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Reassessing the Nuremberg Military Tribunals
Transitional Justice, Trial Narratives, and Historiography
Edited by Kim C. Priemel and Alexa Stiller
Foreword by Michael R. Marrus
334 pages, 14 illus., bibliog., index
ISBN 978-0-85745-530-7 $145.00/£107.00 / Hb / Published (August 2012)
ISBN 978-1-78238-667-4 $34.95/£27.95 / Pb / Published (July 2014)
eISBN 978-0-85745-532-1 eBook
“This work consisting of ten interrelated essays edited by two European historians is a real gem… A must read for all those interested in the development of international law. Highly recommended.” · Choice
“…the essays in Reassessing the Nuremberg Military Tribunals open up new paths of investigation for scholars and students alike. The collection covers a range of topics related to the Nuremberg Military Tribunal and presents ambitious arguments about its influence upon the political culture of the German Federal Republic, the historiography of the Third Reich, and the theory and practice of transitional justice. While these arguments are not always persuasive, they are consistently suggestive and certain to inspire further research and discussion.” · Journal of Modern History
“Priemel and Stiller have put together a fine collection, which is thoughtfully laid out, flows smoothly from one essay to the next and stays focused on exploring the legacy of the Nuremberg Military Tribunals.” · English Historical Review
“The contributors redefine the legacy of the trials, viewing the testimony, prosecution, and public representation as firmly embedded in Western culture. Solidly researched, these articles revisit many themes already present in the literature.” · Holocaust and Genocide Studies
“Overall this convincing volume offers rich material and innovative approaches.” · Historische Zeitschrift
“One of this volume’s outstanding contributions is its elucidation of the massive and often lamentable impact that the strategies employed by both the prosecution and defense counsel in Nuremberg courtroom had on early understandings if Nazi criminality… Taken together, the exemplary essays in this volume successfully resurrect the Nuremberg Military Tribunals and illustrate their central role both in molding interpretations of the Third Reich and laying the foundations for modern international criminal law… They represent a considerable step toward to the proper integration of the NMT into the historiography of the Third Reich and postwar justice.” · The American Historical Review
“This collection impresses with its versatility and the wide spectrum covered by the texts. Another merit of the publication is the fact that it brings to light aspects that have been totally neglected by researchers so far.” · Perspectivia.net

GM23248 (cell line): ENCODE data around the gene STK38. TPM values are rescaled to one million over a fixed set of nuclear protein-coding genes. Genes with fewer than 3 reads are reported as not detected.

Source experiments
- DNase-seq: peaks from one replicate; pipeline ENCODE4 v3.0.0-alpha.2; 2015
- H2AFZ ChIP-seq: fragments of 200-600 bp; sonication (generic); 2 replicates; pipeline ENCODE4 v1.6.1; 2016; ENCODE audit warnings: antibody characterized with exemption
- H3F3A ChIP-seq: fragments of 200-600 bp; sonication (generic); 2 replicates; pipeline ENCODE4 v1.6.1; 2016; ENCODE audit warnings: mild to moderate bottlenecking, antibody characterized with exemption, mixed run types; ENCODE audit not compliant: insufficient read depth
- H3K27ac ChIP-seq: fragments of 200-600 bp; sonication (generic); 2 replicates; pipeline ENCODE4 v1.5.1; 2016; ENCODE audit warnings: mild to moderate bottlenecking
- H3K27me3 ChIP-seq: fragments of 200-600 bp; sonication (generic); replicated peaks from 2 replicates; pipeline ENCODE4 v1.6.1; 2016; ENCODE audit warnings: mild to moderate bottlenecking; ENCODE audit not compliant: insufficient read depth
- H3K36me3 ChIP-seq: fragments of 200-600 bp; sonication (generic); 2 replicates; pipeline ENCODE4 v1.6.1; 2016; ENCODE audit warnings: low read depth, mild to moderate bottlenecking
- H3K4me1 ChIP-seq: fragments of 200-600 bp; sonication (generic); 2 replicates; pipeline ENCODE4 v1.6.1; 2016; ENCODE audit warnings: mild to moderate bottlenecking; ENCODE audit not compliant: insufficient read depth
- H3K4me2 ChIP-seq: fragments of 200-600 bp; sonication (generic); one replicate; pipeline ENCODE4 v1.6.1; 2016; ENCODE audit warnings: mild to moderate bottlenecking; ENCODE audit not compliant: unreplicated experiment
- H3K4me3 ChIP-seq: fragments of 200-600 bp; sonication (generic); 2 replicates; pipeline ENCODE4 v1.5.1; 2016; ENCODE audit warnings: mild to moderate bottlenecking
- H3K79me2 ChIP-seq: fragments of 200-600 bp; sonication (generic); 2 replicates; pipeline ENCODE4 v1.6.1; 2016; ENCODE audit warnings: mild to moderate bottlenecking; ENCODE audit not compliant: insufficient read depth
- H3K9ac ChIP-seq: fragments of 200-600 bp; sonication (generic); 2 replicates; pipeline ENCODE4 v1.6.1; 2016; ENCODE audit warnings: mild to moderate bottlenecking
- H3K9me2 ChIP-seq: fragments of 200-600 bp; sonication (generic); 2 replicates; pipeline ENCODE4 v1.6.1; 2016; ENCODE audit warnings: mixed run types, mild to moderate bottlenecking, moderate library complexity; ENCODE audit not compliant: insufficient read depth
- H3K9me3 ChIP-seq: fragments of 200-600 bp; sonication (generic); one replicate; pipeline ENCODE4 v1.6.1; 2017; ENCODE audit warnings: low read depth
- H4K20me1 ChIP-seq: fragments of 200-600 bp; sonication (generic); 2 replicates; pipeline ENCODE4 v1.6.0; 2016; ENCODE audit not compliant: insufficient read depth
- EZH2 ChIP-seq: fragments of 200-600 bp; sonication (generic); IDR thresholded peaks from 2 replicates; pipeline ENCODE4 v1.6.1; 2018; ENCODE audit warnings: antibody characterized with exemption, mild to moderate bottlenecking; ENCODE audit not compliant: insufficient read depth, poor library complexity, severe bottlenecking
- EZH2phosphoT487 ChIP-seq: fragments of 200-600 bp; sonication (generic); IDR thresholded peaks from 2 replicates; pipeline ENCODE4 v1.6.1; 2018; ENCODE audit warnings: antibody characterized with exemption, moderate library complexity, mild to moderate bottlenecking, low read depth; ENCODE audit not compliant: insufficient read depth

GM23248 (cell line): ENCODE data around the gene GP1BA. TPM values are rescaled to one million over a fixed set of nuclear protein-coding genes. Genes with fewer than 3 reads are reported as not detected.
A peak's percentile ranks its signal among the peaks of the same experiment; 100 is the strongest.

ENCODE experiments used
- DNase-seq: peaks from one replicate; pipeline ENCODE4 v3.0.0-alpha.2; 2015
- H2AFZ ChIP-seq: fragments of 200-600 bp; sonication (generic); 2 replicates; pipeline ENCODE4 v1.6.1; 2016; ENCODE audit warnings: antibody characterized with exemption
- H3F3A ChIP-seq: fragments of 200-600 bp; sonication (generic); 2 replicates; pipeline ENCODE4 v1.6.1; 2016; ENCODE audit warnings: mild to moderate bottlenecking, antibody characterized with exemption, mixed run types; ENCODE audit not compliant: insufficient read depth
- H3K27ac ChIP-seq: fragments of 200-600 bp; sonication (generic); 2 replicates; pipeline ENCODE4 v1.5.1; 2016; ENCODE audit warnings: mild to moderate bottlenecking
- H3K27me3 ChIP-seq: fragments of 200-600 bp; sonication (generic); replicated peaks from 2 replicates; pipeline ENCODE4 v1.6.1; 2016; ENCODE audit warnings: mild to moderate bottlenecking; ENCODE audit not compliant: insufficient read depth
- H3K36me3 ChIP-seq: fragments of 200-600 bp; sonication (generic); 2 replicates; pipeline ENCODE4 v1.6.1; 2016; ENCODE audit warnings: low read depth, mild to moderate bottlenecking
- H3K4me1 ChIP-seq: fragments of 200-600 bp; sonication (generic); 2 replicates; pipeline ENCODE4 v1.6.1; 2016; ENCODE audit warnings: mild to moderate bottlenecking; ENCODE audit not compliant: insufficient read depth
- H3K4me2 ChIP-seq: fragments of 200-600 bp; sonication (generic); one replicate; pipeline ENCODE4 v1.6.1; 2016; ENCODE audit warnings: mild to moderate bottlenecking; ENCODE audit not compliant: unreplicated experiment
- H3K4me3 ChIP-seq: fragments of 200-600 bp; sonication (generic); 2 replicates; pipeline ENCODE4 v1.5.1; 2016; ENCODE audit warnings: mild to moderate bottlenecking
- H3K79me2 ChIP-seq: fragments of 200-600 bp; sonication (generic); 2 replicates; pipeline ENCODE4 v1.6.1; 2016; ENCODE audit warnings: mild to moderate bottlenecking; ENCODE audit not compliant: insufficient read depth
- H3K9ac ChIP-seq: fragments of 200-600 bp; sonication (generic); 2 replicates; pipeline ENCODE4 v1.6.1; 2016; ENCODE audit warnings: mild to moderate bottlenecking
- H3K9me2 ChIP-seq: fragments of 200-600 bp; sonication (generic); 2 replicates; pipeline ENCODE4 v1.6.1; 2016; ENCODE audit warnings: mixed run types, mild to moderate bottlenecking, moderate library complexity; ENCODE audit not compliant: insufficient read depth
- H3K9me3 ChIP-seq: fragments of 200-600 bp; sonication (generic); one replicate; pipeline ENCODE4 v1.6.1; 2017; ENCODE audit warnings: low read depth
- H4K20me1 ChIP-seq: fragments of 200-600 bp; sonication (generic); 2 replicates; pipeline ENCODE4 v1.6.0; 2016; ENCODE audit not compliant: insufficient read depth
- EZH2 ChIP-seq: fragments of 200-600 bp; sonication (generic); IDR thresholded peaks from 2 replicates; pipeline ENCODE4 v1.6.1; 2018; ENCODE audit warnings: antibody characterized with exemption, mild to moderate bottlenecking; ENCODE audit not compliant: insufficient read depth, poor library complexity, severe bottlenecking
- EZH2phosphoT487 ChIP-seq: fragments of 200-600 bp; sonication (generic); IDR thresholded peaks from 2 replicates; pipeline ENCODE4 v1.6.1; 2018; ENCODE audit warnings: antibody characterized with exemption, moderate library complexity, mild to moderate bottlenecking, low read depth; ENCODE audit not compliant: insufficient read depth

“…an excellent collection… that fills a massive lacuna in the literature. This is the first edited collection on the NMT trials, and there have been very few articles and chapters dedicated to the trials written by scholars, as opposed to participants in the trials themselves.” · Kevin Jon Heller, Melbourne Law School
“…a timely and important book… The editors have chosen contributors who are real experts in the field… it is a rarity to see a volume that includes scholars from both sides of the Atlantic; I cannot stress enough the value of this kind of cross fertilization, both for students and other scholars. It is refreshing to see such a fruitful collaboration between European and North American scholars.” · Rebecca Wittmann, University of Toronto
For decades the history of the US Military Tribunals at Nuremberg (NMT) has been eclipsed by the first Nuremberg trial—the International Military Tribunal or IMT. The dominant interpretation—neatly summarized in the ubiquitous formula of “Subsequent Trials”—ignores the unique historical and legal character of the NMT trials, which differed significantly from that of their predecessor. The NMT trials marked a decisive shift both in terms of analysis of the Third Reich and conceptualization of international criminal law. This volume is the first comprehensive examination of the NMT and brings together diverse perspectives from the fields of law, history, and political science, exploring the genesis, impact, and legacy of the twelve Military Tribunals held at Nuremberg between 1946 and 1949.
Kim C. Priemel is Assistant Professor of History at Humboldt University Berlin, Germany.
Alexa Stiller is Research Associate at the Department of Modern History and Contemporary History, University of Berne, Switzerland.
Subject: History: World War IIGenocide History
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